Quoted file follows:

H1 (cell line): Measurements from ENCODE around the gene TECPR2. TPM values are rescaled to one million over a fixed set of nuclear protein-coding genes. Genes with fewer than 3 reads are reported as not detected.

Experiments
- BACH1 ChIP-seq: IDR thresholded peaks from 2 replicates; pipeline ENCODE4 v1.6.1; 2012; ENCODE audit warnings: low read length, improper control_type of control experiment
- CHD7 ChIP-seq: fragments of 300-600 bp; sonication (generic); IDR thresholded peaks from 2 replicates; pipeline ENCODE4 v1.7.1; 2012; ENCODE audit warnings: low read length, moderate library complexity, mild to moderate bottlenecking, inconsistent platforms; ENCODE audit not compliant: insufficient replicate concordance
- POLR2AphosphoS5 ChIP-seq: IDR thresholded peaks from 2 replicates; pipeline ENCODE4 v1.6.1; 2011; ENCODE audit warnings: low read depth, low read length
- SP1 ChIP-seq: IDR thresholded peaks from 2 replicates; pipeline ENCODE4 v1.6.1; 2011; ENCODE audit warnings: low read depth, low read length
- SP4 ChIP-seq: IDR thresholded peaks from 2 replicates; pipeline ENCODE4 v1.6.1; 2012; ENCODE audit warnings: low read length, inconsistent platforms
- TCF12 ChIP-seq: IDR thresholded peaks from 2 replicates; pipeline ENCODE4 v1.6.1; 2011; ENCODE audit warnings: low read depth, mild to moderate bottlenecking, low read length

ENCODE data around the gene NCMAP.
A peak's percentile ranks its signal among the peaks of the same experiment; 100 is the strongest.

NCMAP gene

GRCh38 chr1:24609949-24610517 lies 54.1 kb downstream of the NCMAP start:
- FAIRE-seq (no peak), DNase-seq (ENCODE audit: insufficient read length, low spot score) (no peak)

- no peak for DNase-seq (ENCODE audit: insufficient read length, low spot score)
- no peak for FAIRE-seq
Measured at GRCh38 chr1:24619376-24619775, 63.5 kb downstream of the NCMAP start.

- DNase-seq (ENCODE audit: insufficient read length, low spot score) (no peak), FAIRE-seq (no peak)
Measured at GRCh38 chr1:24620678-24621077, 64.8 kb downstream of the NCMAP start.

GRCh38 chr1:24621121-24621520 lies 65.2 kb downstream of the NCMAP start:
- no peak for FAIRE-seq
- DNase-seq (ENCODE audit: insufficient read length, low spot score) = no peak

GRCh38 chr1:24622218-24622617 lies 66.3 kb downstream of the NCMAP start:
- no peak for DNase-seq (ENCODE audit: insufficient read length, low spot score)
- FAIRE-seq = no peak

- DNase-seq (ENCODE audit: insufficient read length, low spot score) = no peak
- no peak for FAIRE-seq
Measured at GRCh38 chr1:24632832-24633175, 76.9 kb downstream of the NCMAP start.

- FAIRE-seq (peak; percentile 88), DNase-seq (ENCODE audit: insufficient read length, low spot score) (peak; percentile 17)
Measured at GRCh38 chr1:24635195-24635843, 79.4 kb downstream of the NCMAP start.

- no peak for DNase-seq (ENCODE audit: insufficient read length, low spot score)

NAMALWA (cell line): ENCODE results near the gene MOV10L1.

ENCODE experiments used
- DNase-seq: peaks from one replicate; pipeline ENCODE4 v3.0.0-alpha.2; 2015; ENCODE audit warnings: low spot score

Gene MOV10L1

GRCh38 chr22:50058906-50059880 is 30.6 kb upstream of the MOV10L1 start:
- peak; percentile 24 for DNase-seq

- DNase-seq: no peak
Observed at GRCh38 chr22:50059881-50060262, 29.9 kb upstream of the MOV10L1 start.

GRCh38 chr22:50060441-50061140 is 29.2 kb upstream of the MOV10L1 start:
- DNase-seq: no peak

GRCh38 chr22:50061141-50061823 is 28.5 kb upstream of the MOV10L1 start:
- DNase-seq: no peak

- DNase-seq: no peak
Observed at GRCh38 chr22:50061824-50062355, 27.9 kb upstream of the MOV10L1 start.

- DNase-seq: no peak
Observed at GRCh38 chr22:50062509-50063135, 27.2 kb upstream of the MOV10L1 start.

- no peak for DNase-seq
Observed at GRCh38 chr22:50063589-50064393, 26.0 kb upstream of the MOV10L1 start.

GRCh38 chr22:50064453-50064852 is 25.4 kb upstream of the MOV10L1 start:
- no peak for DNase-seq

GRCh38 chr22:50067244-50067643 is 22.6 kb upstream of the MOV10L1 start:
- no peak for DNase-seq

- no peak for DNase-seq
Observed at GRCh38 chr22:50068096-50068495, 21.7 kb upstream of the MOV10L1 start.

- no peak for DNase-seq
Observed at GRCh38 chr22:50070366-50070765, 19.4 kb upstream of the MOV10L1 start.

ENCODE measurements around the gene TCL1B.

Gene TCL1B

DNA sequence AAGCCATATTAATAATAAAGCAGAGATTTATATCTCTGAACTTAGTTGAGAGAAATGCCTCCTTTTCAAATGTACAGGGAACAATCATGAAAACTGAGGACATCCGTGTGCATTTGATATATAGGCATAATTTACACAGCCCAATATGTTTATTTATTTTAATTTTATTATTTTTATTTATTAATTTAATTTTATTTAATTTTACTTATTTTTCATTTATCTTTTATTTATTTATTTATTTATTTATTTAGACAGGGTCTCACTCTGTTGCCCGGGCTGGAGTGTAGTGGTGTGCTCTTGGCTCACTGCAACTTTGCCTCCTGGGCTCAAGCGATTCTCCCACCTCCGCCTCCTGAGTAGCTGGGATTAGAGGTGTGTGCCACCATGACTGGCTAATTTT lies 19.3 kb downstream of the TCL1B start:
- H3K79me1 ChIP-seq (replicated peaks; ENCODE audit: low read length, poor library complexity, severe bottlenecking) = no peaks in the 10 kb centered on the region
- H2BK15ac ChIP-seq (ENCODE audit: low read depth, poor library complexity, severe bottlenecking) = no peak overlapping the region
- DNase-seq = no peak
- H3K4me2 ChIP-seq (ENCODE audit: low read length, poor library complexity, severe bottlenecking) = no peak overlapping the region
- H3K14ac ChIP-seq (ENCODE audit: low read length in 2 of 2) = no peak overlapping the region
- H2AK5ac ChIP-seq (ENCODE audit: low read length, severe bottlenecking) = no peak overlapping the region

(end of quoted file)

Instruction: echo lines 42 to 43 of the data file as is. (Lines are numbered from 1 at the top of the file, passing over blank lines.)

- DNase-seq: no peak

- DNase-seq: no peak